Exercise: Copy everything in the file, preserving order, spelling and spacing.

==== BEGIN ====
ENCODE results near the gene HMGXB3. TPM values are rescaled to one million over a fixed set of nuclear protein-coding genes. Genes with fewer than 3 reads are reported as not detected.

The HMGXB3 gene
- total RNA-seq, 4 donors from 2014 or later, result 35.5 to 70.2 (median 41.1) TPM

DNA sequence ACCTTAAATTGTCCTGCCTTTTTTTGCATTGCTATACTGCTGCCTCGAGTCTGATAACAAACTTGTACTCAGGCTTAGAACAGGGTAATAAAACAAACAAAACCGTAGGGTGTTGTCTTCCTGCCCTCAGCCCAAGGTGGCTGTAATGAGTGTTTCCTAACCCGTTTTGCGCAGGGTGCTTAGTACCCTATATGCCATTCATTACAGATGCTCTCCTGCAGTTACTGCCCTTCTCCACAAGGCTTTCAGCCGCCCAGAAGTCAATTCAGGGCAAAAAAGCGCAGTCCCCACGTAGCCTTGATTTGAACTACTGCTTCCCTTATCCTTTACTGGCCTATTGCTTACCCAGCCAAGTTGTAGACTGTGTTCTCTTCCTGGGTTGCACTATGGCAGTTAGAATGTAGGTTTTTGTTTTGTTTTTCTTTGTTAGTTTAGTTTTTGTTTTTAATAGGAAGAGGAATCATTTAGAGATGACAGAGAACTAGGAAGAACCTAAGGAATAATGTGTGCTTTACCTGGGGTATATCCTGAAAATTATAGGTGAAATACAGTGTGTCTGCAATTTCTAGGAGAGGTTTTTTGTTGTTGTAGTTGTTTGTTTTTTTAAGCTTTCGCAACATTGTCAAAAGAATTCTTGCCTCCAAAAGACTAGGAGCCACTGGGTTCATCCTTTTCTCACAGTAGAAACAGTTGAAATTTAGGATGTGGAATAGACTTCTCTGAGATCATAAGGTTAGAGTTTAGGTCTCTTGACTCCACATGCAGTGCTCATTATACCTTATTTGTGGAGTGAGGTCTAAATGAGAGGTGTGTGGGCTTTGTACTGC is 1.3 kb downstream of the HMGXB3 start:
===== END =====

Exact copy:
ENCODE results near the gene HMGXB3. TPM values are rescaled to one million over a fixed set of nuclear protein-coding genes. Genes with fewer than 3 reads are reported as not detected.

The HMGXB3 gene
- total RNA-seq, 4 donors from 2014 or later, result 35.5 to 70.2 (median 41.1) TPM

DNA sequence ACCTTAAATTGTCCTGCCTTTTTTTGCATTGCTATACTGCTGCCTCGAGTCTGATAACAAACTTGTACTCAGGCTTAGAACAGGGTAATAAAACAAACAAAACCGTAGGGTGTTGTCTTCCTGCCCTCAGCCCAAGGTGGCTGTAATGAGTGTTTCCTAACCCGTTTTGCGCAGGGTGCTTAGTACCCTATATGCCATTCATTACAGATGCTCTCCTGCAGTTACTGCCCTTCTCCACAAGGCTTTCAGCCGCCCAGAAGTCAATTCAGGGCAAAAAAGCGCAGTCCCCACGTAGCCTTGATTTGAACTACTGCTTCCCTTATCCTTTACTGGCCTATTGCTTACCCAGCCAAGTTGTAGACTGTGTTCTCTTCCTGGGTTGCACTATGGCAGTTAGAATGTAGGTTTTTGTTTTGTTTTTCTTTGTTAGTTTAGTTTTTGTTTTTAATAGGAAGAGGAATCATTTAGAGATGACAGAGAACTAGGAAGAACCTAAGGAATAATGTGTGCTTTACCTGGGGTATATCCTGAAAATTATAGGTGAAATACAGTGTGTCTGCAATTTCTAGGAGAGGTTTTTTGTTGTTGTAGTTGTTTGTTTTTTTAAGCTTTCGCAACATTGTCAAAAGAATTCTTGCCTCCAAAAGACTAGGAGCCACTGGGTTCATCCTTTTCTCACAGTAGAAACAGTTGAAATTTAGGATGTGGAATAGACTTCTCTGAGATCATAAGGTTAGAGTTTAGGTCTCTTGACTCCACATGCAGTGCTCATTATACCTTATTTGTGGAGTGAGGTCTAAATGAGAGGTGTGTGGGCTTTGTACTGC is 1.3 kb downstream of the HMGXB3 start: